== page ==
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Article
August 1977

Cutaneous Myiasis Due to Dermatobia hominis

Author Affiliations

USA; USA; USA

From the Infectious Disease Service, Brooke Army Medical Center, Fort Sam Houston, Tex.

Arch Dermatol. 1977;113(8):1122. doi:10.1001/archderm.1977.01640080124025
Abstract

With the ease and frequency of worldwide travel, unfamiliar diseases are often encountered by the American physician. We would like to share two such cases that are infrequently reported in the United States.1-3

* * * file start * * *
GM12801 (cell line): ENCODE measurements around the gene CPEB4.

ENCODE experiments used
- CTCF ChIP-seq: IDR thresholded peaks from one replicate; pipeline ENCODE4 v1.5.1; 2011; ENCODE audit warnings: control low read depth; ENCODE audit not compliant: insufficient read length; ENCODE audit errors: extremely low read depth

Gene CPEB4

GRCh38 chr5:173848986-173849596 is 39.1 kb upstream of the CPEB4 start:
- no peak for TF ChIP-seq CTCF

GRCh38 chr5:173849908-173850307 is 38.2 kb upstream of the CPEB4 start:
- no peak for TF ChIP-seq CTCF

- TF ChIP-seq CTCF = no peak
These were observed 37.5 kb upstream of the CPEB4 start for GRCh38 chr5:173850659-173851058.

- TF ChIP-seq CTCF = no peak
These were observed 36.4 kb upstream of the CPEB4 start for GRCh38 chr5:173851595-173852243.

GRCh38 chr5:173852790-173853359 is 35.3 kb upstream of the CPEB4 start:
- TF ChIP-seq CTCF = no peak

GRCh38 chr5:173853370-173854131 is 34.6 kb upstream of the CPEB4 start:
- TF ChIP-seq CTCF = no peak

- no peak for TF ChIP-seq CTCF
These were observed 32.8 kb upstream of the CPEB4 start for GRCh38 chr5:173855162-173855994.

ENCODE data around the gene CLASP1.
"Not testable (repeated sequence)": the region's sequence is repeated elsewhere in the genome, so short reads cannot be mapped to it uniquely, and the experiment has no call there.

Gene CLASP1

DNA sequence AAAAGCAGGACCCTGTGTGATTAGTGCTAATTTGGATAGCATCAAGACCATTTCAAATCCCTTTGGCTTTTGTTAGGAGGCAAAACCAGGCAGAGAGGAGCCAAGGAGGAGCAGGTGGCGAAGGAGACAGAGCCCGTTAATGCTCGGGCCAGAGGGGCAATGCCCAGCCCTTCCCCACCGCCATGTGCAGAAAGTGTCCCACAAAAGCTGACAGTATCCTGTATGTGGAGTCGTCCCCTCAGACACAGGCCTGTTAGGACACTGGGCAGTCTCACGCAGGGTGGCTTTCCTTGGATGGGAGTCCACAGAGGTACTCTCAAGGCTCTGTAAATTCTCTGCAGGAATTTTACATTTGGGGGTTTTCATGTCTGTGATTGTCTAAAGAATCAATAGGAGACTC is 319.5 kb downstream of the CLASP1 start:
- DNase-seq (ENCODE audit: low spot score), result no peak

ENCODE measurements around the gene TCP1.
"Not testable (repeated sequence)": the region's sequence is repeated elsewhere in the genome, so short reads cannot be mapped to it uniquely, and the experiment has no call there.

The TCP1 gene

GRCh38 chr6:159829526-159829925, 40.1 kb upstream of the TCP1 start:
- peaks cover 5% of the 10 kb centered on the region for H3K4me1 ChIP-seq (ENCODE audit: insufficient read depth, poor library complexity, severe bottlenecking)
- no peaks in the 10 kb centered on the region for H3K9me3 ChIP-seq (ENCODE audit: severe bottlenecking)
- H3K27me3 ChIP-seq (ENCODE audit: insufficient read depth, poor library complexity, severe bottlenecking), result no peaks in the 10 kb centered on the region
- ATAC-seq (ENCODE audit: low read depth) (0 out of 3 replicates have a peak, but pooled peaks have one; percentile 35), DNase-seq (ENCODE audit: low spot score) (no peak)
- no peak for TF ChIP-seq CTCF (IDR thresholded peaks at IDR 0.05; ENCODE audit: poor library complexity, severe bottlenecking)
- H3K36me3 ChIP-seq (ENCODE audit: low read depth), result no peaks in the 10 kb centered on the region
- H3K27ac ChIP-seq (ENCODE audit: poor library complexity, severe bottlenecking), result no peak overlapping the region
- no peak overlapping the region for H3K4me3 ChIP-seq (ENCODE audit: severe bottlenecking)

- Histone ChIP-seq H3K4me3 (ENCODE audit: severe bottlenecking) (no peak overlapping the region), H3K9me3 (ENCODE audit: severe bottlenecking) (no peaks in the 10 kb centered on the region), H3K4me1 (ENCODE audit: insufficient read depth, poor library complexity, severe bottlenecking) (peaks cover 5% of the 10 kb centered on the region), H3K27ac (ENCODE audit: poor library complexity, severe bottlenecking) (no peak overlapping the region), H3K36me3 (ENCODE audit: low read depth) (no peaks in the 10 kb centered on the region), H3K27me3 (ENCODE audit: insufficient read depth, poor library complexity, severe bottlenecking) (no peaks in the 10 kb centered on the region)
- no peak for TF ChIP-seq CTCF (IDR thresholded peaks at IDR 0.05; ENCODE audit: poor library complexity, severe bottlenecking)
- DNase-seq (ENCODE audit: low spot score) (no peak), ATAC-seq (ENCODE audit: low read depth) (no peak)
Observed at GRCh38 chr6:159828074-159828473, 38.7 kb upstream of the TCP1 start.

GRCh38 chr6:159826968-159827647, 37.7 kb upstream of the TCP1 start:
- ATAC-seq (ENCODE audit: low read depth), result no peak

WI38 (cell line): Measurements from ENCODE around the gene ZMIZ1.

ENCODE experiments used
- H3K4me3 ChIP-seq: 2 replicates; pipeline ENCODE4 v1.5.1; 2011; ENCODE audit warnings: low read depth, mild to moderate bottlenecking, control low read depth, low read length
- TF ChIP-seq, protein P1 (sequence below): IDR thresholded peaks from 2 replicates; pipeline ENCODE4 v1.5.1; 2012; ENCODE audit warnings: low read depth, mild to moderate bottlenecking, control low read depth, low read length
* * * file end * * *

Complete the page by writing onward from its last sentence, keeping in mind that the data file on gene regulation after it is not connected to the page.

Report of Cases  Two middle-aged women traveled to Costa Rica in June 1976 on a three-week bird-watching expedition. During this time, they remained in good health, except for sustaining some insect bites. In early July, a few days after their return to the United States, one woman noted intense pruritus associated with small papules on the upper part of her back, and the other noted it on the proximal portion of her upper extremities. The papules gradually enlarged and formed nodules with small apertures. Both women were seen after two weeks of symptoms. One of the patients had extracted a "worm" from one of the lesions on her arm, which she brought with her (Fig 1).

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